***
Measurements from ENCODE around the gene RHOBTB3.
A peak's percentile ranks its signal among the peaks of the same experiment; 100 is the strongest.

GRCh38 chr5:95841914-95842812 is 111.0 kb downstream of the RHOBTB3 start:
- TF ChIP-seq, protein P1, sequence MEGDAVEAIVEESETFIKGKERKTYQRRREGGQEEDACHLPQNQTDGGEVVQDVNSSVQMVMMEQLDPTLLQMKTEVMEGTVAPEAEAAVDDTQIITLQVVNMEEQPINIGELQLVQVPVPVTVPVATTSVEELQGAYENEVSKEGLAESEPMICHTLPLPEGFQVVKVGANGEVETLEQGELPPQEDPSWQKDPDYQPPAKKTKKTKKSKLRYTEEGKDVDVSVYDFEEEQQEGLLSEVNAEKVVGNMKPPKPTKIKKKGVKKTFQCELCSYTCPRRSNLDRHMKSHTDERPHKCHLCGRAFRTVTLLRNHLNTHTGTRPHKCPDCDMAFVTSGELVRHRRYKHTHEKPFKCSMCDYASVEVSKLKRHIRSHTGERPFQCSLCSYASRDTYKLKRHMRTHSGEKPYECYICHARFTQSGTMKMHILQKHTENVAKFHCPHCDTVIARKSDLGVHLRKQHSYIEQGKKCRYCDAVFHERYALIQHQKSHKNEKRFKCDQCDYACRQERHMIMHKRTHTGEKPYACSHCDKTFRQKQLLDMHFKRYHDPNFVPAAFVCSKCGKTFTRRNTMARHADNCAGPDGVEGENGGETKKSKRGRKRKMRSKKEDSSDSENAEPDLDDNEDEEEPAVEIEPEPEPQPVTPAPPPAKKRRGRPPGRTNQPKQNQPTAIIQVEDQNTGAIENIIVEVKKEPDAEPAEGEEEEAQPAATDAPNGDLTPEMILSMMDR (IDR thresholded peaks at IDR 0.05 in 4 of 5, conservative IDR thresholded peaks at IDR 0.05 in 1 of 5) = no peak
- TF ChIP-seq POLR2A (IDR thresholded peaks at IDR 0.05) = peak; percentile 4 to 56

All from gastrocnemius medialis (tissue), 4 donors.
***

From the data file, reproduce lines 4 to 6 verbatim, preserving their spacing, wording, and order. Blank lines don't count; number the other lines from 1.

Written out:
- TF ChIP-seq, protein P1, sequence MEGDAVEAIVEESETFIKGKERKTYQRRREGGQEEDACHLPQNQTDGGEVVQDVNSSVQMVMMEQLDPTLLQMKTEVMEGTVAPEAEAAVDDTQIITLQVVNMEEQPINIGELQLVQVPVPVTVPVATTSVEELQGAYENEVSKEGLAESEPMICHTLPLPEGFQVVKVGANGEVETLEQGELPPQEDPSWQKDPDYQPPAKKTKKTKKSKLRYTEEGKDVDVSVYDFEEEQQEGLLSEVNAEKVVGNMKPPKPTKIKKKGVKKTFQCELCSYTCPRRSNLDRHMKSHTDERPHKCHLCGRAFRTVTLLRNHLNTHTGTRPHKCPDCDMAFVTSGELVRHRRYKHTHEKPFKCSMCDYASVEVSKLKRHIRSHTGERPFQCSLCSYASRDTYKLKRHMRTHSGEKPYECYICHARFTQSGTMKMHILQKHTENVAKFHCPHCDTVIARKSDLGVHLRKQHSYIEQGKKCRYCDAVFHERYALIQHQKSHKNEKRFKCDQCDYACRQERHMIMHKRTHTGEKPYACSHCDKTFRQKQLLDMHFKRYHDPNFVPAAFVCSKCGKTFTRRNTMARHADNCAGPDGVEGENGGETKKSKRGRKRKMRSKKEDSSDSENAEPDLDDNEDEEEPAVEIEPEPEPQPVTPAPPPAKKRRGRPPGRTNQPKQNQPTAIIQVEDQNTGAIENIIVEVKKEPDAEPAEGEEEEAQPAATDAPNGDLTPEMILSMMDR (IDR thresholded peaks at IDR 0.05 in 4 of 5, conservative IDR thresholded peaks at IDR 0.05 in 1 of 5) = no peak
- TF ChIP-seq POLR2A (IDR thresholded peaks at IDR 0.05) = peak; percentile 4 to 56

All from gastrocnemius medialis (tissue), 4 donors.